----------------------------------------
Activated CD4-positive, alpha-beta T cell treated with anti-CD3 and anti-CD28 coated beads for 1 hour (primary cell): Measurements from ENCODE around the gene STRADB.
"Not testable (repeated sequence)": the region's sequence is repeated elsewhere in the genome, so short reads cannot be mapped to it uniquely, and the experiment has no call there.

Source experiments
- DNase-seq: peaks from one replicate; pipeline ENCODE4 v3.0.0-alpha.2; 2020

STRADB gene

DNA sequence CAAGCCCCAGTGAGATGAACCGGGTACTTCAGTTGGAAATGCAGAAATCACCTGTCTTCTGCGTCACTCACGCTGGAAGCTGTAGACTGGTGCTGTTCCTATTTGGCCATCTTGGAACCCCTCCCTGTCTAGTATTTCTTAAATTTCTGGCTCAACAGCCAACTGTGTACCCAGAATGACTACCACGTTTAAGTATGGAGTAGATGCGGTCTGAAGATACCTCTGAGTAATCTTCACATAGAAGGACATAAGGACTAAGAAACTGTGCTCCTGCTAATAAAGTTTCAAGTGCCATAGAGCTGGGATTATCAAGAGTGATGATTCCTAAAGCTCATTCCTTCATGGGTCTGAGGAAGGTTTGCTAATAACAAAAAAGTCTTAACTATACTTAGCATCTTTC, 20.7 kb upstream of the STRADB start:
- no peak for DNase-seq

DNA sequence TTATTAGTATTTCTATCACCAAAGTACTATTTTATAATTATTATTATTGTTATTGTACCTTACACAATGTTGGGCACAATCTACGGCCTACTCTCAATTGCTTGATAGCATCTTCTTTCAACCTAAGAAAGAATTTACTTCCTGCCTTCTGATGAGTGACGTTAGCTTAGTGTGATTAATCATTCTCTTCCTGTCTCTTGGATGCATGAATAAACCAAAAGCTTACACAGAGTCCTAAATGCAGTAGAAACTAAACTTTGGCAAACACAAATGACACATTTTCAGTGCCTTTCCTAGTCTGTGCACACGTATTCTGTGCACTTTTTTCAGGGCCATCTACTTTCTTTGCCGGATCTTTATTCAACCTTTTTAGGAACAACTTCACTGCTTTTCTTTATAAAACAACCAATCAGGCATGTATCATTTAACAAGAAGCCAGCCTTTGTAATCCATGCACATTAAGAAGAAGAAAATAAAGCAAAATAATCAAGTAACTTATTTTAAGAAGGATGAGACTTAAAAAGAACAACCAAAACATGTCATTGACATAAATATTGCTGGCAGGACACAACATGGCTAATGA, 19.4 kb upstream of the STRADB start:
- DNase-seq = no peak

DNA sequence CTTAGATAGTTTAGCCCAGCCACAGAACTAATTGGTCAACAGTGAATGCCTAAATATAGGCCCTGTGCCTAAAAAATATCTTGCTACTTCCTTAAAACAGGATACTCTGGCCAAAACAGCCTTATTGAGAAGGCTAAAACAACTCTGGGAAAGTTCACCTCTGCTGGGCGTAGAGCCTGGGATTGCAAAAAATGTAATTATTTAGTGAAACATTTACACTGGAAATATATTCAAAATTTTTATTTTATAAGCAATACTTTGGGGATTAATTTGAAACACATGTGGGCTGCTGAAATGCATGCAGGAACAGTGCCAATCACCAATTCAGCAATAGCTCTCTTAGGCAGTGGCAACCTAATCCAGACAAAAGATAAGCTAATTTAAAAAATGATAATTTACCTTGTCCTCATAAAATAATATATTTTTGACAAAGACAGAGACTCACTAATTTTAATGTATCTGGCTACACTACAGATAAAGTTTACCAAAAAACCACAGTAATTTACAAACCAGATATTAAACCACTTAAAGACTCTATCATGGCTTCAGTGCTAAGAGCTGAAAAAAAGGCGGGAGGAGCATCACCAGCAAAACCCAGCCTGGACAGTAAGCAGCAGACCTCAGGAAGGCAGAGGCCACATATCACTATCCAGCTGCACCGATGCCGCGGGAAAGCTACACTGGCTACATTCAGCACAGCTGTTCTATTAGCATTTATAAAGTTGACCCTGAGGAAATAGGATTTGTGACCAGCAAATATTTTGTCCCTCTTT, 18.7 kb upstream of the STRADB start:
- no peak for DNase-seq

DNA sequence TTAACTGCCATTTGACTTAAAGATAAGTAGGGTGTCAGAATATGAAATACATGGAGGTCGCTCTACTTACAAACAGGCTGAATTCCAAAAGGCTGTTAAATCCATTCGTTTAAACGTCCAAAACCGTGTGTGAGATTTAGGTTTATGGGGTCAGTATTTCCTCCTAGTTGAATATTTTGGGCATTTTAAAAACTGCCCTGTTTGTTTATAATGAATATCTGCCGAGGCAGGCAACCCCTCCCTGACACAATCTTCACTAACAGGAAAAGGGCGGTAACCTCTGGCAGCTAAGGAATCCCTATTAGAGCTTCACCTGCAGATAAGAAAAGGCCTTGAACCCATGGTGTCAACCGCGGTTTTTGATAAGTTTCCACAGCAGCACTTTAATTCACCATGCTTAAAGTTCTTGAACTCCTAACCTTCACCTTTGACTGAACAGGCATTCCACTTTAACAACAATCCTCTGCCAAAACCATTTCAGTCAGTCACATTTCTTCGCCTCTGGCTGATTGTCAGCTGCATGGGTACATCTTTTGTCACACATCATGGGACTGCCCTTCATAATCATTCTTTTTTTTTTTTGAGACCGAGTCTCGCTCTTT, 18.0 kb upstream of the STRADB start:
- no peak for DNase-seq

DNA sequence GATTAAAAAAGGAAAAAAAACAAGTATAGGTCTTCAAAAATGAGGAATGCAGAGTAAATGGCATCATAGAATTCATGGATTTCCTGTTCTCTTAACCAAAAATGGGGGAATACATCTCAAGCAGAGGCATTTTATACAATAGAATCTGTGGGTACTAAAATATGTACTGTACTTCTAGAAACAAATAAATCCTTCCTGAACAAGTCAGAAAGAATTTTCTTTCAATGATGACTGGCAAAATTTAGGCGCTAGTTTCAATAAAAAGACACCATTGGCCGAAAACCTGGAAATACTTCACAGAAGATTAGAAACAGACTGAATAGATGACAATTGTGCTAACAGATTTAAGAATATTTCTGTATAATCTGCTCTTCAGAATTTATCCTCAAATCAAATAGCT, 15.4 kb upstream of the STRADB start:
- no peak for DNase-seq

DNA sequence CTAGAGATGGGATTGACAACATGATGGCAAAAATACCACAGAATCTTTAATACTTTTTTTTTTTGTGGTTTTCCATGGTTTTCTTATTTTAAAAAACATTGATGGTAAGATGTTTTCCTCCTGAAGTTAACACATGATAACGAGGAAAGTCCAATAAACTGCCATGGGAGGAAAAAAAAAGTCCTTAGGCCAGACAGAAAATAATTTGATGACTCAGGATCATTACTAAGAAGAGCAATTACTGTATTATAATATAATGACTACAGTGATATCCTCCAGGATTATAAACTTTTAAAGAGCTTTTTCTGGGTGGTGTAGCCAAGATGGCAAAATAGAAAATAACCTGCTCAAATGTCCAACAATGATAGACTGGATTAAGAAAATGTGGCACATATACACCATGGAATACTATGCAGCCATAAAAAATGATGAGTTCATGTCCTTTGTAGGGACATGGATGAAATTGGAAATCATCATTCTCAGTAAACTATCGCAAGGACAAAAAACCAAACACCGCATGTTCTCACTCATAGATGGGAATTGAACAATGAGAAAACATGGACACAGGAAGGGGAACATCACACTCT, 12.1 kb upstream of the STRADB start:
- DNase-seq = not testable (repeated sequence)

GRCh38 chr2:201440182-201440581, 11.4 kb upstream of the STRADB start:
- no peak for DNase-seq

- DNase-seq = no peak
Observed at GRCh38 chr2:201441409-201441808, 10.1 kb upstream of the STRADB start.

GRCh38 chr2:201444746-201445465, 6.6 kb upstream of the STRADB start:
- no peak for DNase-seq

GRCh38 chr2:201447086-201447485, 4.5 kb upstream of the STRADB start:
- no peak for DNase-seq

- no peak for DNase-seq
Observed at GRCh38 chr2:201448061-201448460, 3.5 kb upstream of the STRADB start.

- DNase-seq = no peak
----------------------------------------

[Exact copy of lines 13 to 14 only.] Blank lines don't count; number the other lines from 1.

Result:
- no peak for DNase-seq

DNA sequence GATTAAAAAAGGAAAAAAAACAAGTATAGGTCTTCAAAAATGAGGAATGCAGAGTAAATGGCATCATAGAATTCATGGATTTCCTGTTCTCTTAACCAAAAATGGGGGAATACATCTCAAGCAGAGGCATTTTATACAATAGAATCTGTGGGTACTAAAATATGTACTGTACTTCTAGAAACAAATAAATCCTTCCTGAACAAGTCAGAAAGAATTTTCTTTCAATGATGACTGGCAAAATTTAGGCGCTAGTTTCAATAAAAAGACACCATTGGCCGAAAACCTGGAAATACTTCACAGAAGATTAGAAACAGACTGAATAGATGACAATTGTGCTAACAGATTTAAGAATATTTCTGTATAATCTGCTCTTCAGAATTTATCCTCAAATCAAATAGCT, 15.4 kb upstream of the STRADB start: